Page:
A recent ruling by the U.S. Court of Appeals for the Federal Circuit in Washington reversed a ruling from a U.S. District judge in San Jose, California, on Aug. 23. The appeals case was over the lower court’s ruling that Apple Inc. and Samsung Electronics Co. had to make all exhibits public that were used in a trial between the two companies last year. Both companies asked the judge to keep the information confidential; however the judge denied both requests. Her ruling, though, was not carried out because the appeals case was filed.

The appellate court’s ruling said that while the judges understood the “importance of protecting the public’s interest in judicial proceedings… [such interest] does not extend to mere curiosity about the parties’ confidential information.”

Several news organizations argued for the “exceptionally sensitive information” to be made public, including intellectual property information, source code, market research reports, business plans and financial information. Some of those news organizations included the Associated Press, the Los Angeles Times, the New York Times and Bloomberg News. The appellate court said that in most cases, the information is made public, but this is an exception because of the “competitive harm” it could case either or both businesses.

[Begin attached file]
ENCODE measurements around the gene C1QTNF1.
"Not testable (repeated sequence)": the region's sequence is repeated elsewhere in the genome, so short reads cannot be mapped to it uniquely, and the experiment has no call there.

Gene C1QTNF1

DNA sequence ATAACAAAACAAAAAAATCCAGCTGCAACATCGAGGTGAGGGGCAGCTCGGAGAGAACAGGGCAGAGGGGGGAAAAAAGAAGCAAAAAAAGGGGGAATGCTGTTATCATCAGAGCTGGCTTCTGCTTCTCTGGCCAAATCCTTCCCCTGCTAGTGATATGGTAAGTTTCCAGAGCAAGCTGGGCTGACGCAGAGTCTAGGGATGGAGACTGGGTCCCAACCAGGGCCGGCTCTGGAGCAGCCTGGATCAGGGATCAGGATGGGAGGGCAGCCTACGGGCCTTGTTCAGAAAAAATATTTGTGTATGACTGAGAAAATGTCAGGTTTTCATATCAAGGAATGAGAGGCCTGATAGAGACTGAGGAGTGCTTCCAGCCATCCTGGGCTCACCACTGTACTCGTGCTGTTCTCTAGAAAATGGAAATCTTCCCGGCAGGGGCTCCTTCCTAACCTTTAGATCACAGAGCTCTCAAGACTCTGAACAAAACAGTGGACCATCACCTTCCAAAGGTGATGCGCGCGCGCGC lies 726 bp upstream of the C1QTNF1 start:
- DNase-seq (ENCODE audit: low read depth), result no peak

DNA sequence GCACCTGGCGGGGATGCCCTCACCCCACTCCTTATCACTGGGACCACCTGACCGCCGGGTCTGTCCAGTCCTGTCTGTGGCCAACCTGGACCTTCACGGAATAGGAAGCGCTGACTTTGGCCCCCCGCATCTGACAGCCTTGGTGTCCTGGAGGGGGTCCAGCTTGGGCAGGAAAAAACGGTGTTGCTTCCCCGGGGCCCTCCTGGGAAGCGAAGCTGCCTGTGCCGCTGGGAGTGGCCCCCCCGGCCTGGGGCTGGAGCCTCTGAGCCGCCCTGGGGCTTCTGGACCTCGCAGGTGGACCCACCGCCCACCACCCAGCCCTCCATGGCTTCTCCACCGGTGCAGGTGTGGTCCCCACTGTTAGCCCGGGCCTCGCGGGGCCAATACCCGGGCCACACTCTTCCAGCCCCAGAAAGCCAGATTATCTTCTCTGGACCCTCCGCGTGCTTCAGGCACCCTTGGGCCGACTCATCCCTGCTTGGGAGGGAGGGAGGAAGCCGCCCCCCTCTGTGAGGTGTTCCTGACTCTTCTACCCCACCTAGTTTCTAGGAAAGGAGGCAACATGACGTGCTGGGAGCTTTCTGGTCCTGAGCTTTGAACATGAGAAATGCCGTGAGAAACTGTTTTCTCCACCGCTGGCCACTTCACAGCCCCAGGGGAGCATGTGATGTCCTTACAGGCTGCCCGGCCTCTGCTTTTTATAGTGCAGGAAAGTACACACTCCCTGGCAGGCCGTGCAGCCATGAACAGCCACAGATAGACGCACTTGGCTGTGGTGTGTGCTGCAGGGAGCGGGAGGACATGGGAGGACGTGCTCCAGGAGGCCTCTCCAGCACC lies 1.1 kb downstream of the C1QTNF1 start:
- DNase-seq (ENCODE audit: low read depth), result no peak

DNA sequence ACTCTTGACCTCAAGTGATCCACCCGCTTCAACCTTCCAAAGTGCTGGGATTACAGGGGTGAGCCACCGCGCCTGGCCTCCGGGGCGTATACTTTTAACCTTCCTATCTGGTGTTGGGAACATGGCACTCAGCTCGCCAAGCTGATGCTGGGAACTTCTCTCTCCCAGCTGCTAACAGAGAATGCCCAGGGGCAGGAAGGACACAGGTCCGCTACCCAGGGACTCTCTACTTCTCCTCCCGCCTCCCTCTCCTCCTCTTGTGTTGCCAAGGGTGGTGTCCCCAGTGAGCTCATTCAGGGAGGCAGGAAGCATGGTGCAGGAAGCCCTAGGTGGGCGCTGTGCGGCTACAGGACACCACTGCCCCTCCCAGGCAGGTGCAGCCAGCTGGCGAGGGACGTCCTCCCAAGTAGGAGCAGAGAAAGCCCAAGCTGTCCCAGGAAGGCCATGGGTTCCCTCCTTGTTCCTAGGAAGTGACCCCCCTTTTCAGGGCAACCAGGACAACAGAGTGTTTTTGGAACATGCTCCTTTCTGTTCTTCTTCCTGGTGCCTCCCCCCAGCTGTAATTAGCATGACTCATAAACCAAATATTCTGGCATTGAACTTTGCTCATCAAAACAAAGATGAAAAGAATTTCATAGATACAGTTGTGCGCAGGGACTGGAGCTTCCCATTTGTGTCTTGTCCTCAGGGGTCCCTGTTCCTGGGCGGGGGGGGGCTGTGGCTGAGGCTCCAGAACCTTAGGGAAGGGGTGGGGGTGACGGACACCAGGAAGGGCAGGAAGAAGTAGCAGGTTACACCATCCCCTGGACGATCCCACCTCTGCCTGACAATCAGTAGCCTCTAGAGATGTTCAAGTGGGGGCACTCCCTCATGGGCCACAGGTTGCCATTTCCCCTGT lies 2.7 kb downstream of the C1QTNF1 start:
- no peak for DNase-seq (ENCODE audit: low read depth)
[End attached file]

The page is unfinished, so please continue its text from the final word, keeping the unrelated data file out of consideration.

Samsung wanted portions of 12 filings from the patent litigation trial last year keep sealed and Apple wanted parts of 14 documents kept out of the public’s eye. Apple won that case last year and a $1 billion verdict, but the judge ordered that some of the damages be retried. That new trial is set to kick off in November.

Neither company has commented on the ruling by the appellate court.

Source: 
Bloomberg.com, “Apple, Google, Bosch, CIT Group: Intellectual Property” Victoria Slind-Flor, Aug. 26, 2013